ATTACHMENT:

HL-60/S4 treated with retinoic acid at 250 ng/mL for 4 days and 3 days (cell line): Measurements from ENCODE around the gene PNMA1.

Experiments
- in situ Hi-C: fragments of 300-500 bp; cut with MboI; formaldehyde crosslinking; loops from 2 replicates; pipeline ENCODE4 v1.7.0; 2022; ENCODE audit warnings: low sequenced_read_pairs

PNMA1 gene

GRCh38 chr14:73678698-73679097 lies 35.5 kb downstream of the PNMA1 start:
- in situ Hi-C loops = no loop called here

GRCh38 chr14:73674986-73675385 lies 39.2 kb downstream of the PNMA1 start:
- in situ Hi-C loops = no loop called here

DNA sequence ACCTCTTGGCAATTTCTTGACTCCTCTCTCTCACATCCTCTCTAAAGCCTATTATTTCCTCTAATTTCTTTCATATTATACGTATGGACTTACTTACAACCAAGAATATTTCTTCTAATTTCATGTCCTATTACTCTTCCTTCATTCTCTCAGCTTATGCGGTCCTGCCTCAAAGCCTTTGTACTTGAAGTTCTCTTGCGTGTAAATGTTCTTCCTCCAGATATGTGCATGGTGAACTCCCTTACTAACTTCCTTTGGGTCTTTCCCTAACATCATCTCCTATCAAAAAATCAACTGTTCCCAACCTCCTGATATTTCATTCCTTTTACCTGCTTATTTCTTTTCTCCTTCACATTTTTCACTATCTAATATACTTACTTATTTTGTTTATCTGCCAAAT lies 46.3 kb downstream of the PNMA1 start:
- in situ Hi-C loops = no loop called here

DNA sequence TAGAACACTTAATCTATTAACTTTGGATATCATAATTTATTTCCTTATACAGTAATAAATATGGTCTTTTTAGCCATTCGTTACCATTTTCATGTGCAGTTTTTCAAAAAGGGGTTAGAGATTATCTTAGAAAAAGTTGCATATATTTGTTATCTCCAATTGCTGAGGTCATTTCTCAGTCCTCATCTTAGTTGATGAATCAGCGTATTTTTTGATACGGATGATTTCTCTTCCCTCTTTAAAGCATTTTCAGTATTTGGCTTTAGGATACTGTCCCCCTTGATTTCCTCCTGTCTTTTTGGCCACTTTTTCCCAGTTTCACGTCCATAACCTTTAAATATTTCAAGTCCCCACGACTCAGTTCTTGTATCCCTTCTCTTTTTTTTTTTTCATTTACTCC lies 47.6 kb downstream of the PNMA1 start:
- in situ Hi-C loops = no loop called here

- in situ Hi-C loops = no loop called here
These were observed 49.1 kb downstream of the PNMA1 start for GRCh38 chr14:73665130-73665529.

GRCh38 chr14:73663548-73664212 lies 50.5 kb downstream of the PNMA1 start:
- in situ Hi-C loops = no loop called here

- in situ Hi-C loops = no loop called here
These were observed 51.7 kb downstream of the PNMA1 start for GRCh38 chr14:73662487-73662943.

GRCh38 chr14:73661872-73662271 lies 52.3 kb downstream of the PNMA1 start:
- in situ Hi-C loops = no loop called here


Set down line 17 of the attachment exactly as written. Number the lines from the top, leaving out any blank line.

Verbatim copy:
- in situ Hi-C loops = no loop called here